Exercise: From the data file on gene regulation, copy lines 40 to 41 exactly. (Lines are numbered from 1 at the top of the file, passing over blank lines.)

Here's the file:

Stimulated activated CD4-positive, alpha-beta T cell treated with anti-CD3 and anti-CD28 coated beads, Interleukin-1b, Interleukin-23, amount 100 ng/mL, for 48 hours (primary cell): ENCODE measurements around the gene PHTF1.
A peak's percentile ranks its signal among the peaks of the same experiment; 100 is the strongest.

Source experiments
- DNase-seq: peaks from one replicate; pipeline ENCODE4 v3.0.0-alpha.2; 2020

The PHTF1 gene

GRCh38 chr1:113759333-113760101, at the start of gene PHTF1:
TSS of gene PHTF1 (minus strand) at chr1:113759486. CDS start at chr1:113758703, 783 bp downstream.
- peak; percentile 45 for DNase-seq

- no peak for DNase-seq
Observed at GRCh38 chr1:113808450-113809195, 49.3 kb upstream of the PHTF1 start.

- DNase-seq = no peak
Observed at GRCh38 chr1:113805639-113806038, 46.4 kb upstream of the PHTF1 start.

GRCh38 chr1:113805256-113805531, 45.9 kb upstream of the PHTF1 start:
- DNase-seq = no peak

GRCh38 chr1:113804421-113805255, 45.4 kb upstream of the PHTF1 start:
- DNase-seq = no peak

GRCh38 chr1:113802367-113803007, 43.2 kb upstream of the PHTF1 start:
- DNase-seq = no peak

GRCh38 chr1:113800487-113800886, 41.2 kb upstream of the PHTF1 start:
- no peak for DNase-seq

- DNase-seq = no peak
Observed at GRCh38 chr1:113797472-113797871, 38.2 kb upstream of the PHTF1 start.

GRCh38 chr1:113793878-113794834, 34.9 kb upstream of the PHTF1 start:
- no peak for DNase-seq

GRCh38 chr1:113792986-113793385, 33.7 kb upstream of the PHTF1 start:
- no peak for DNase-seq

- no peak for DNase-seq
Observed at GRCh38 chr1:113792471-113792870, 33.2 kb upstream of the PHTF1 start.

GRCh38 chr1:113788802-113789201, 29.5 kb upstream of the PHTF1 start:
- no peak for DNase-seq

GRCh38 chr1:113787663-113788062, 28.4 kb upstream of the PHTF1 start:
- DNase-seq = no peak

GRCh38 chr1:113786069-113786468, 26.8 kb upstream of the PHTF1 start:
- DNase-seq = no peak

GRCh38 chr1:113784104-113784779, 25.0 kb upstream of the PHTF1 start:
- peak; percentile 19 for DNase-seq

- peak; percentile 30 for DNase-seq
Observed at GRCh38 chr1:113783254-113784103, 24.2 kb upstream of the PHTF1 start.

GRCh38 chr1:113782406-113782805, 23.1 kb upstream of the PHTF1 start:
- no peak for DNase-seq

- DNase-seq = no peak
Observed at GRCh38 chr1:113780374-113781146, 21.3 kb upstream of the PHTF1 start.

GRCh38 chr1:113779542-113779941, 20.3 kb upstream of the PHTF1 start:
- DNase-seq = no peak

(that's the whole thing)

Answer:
- no peak for DNase-seq

- DNase-seq = no peak